Mariology

The Eleusa style such as this Vladimir icon of the Madonna with the Child Jesus nestled against her face, has been depicted in both the Eastern and Western churches.[1][2]

Mariology is the theological study of Mary, the mother of Jesus.[3] Mariology seeks to relate doctrine or dogma about Mary to other doctrines of the faith, such as those concerning Jesus and notions about redemption, intercession and grace. Christian Mariology aims to place the role of the historic Mary in the context of scripture, tradition and the teachings of the Church on Mary.[4][5][6] In terms of social history, Mariology may be broadly defined as the study of devotion to and thinking about Mary throughout the history of Christianity.[7]

There exist a variety of Christian (and non-Christian) views on Mary as a figure ranging from the focus on the veneration of Mary in Roman Catholic Mariology to criticisms of "mariolatry" as a form of idolatry. The latter would include certain Reformed objections, (Mariolatry). There are also more distinctive approaches to the role of Mary in Lutheran Marian theology and Anglican Marian theology .[8][9] As a field of theology, the most substantial developments in Mariology (and the founding of specific centers devoted to its study) in recent centuries have taken place within Roman Catholic Mariology. Eastern Orthodox concepts and veneration of Mary are integral to the rite as a whole, (the theotokos) and are mostly expressed in liturgy. The veneration of Mary is said to permeate, in a way, the entire life of the Church as a "dimension" of dogma as well as piety, of Christology as well as of Ecclesiology. While similar to the Roman Catholic view, barring some minor differences, the Orthodox do not see a need for a separate academic discipline of Mariology, as the Mother of God is seen as the self-evident apogee of God's human creation.[10]

A significant number of Marian publications were written in the 20th century, with theologians Raimondo Spiazzi and Gabriel Roschini producing 2500 and 900 publications respectively. The Pontifical Academy of Mary and the Pontifical Theological Faculty Marianum in Rome are key Mariological centers.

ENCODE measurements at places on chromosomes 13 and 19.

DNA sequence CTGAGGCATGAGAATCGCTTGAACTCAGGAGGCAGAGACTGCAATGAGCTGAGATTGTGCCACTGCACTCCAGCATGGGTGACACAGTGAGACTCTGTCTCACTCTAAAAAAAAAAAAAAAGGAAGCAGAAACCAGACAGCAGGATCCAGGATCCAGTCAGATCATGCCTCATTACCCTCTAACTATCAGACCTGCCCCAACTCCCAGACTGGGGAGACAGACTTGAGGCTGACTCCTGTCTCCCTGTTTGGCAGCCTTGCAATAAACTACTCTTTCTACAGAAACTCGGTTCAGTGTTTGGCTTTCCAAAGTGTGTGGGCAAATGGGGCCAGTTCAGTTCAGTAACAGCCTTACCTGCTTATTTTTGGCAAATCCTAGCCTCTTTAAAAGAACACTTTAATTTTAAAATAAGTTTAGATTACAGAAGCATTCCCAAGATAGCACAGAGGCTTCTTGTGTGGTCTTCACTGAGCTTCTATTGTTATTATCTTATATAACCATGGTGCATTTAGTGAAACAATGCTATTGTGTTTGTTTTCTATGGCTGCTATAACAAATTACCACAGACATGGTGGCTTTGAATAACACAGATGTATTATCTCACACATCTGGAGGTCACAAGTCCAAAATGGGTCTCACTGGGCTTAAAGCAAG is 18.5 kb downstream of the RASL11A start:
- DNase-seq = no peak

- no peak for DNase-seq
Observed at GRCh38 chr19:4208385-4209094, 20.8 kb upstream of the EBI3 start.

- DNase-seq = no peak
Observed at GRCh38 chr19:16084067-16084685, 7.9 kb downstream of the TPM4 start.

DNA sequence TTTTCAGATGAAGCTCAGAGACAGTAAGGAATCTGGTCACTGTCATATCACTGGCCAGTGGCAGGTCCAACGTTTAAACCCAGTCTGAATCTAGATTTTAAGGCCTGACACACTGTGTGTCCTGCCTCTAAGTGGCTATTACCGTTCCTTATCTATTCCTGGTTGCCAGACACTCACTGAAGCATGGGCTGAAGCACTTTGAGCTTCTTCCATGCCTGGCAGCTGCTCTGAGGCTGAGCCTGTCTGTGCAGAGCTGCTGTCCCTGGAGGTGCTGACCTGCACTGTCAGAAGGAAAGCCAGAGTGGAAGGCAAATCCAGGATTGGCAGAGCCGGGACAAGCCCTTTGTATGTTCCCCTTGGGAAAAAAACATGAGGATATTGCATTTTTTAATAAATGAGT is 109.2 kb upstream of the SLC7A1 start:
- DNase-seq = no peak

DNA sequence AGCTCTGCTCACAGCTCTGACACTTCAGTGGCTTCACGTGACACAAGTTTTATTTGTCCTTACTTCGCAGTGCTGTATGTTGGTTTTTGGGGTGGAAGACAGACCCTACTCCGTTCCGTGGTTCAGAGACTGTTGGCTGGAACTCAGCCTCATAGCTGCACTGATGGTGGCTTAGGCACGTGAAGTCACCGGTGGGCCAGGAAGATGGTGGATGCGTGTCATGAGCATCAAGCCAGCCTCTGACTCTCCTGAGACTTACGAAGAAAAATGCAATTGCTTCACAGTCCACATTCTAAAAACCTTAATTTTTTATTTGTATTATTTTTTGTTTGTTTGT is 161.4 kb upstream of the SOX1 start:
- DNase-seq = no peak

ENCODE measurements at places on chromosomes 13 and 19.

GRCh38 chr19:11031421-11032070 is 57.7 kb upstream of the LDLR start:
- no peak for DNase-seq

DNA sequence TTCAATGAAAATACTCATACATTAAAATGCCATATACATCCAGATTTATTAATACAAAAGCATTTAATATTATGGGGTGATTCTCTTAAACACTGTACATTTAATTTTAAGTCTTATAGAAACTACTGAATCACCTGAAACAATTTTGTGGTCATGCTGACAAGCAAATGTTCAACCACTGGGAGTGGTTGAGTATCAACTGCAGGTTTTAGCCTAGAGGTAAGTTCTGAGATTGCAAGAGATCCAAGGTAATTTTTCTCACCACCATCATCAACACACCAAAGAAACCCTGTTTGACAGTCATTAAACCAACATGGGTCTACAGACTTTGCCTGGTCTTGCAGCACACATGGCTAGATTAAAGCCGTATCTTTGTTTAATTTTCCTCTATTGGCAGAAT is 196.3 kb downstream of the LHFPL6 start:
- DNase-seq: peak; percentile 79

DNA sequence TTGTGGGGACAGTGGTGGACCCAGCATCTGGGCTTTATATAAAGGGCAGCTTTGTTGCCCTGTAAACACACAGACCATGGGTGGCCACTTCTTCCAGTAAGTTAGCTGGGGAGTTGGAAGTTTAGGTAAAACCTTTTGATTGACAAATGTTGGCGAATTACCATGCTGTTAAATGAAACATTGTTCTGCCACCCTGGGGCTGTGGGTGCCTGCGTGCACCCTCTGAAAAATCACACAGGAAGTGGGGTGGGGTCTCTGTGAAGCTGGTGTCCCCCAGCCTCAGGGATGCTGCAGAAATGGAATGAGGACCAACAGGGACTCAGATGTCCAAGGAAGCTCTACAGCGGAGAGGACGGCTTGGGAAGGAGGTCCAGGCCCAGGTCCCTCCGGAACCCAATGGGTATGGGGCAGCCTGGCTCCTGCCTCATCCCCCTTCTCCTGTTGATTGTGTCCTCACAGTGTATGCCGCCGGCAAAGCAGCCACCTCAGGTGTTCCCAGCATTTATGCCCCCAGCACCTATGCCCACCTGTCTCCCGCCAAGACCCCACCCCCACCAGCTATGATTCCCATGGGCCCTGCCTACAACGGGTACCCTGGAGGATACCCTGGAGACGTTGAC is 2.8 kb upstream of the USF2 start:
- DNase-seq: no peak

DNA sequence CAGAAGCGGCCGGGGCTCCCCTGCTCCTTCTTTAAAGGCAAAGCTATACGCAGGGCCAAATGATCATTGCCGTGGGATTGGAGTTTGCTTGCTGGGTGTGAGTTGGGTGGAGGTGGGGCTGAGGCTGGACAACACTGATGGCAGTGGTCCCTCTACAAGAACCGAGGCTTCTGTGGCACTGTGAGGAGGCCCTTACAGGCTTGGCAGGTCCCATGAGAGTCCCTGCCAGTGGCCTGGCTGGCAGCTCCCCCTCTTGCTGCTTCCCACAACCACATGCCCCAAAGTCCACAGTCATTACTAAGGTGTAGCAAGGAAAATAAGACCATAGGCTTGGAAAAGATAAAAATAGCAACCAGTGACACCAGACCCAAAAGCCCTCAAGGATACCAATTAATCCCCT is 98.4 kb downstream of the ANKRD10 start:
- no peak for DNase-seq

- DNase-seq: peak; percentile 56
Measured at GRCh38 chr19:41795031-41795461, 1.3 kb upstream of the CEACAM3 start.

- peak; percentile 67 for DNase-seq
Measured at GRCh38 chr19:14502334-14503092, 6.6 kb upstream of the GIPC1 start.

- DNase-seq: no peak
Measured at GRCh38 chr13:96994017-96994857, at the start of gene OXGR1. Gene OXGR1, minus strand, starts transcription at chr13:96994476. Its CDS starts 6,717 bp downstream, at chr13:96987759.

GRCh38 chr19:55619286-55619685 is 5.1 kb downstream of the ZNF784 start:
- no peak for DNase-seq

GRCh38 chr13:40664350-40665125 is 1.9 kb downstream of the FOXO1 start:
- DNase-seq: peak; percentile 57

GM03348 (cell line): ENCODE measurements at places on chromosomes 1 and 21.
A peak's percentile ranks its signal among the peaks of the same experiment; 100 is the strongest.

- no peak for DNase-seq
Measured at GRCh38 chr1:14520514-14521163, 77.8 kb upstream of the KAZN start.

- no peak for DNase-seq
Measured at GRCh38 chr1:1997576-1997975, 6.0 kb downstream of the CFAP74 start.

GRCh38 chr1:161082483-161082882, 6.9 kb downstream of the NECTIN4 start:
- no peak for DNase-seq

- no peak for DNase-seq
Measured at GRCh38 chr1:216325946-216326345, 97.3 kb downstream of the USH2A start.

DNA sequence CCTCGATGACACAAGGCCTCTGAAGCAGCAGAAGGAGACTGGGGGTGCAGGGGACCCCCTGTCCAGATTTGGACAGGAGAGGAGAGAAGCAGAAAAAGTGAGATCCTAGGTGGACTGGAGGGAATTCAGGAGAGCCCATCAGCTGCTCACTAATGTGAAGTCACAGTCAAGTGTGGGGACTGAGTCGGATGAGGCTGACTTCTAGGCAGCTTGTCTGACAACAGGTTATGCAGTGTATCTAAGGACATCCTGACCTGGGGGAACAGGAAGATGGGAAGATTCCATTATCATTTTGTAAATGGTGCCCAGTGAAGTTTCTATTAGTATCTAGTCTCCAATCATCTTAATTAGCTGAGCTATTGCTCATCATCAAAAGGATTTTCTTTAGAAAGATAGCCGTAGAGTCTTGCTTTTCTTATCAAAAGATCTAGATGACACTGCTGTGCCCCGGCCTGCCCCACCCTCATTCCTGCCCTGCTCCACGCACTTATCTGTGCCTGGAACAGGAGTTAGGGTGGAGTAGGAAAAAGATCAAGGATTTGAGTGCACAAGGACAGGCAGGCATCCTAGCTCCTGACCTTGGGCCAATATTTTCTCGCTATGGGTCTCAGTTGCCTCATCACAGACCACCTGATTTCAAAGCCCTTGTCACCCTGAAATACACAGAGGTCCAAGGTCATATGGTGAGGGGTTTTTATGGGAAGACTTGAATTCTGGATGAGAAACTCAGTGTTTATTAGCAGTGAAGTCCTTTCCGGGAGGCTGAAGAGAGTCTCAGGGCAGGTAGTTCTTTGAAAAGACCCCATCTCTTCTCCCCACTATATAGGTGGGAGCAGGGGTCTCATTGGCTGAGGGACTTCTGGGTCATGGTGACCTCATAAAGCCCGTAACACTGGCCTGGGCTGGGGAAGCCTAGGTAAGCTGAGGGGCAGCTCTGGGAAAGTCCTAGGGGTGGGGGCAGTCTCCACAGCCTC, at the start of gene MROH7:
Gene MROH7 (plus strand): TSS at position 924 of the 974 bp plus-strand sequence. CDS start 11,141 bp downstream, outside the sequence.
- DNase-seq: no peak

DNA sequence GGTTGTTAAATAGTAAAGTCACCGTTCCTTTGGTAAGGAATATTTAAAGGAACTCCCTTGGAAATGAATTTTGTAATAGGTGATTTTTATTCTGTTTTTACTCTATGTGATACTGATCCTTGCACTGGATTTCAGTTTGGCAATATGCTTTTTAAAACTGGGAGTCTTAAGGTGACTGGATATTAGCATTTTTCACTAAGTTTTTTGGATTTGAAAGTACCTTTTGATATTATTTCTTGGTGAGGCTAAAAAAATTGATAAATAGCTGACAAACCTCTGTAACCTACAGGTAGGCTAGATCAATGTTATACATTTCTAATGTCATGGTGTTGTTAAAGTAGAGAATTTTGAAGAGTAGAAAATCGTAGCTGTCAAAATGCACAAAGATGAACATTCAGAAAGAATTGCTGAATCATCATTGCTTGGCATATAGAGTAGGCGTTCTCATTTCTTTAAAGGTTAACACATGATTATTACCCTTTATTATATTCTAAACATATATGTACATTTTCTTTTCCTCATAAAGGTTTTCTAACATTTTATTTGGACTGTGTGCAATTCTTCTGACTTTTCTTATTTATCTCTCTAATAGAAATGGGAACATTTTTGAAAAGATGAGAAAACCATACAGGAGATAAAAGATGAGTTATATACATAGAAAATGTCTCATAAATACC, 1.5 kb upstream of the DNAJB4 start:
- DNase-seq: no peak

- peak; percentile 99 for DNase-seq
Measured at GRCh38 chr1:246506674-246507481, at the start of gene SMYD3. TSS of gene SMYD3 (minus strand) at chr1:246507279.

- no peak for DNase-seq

1. ^ The icon handbook: a guide to understanding icons and the liturgy by David Coomler 1995 ISBN 0-87243-210-6 page 203.
  2. ^ The era of Michelangelo: masterpieces from the Albertina by Achim Gnann 2004 ISBN 88-370-2755-9 page 54.
  3. ^ Llywelyn, Dorian SJ (June 2016). "Oxford Handbooks Online - Mary and Mariology". doi:10.1093/oxfordhb/9780199935420.013.62.
  4. ^ The encyclopedia of Christianity, Volume 3 by Erwin Fahlbusch, Geoffrey William Bromiley 2003 ISBN 90-04-12654-6 pages 403-404.
  5. ^ Rahner, Karl 2004 Encyclopedia of theology: a concise Sacramentum mundi ISBN 0-86012-006-6 page 901.
  6. ^ Hillerbrand, Hans Joachim. Encyclopedia of Protestantism, Volume 3 2003. ISBN 0-415-92472-3 page 1174.
  7. ^ Encyclopedia of Social History (ISBN 0815303424 page 573) states: "More broadly defined, Mariology is the study of devotion to and thinking about Mary throughout the history of Christianity."
  8. ^ Cite error: The named reference McNabbFennell2019 was invoked but never defined (see the help page).
  9. ^ Cite error: The named reference Karkan2017 was invoked but never defined (see the help page).
  10. ^ Schmemann, Alexander (1970) "On Mariology in Orthodoxy," Marian Library Studies: Vol. 2, Article 4, Pages 25-32. Available at: http://ecommons.udayton.edu/ml_studies/vol2/iss1/4